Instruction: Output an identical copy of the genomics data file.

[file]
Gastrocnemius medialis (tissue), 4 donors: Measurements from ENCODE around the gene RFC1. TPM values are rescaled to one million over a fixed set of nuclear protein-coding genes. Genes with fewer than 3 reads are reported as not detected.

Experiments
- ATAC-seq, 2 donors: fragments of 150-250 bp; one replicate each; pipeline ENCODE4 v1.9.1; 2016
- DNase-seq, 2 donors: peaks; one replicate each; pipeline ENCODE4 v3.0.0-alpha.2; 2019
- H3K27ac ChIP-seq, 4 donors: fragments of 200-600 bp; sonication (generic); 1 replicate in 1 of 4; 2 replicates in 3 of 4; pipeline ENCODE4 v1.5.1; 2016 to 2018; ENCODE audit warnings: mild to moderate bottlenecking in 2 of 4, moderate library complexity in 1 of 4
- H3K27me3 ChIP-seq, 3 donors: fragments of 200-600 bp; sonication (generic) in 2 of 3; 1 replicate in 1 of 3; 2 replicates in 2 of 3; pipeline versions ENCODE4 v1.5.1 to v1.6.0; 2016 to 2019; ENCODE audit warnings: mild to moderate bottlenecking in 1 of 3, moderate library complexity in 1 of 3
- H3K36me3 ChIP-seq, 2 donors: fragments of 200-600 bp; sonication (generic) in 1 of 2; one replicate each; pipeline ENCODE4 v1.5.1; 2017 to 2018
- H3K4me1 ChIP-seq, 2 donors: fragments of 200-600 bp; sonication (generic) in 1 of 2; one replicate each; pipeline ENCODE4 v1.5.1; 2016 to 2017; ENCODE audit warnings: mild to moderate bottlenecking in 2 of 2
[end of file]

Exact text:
Gastrocnemius medialis (tissue), 4 donors: Measurements from ENCODE around the gene RFC1. TPM values are rescaled to one million over a fixed set of nuclear protein-coding genes. Genes with fewer than 3 reads are reported as not detected.

Experiments
- ATAC-seq, 2 donors: fragments of 150-250 bp; one replicate each; pipeline ENCODE4 v1.9.1; 2016
- DNase-seq, 2 donors: peaks; one replicate each; pipeline ENCODE4 v3.0.0-alpha.2; 2019
- H3K27ac ChIP-seq, 4 donors: fragments of 200-600 bp; sonication (generic); 1 replicate in 1 of 4; 2 replicates in 3 of 4; pipeline ENCODE4 v1.5.1; 2016 to 2018; ENCODE audit warnings: mild to moderate bottlenecking in 2 of 4, moderate library complexity in 1 of 4
- H3K27me3 ChIP-seq, 3 donors: fragments of 200-600 bp; sonication (generic) in 2 of 3; 1 replicate in 1 of 3; 2 replicates in 2 of 3; pipeline versions ENCODE4 v1.5.1 to v1.6.0; 2016 to 2019; ENCODE audit warnings: mild to moderate bottlenecking in 1 of 3, moderate library complexity in 1 of 3
- H3K36me3 ChIP-seq, 2 donors: fragments of 200-600 bp; sonication (generic) in 1 of 2; one replicate each; pipeline ENCODE4 v1.5.1; 2017 to 2018
- H3K4me1 ChIP-seq, 2 donors: fragments of 200-600 bp; sonication (generic) in 1 of 2; one replicate each; pipeline ENCODE4 v1.5.1; 2016 to 2017; ENCODE audit warnings: mild to moderate bottlenecking in 2 of 2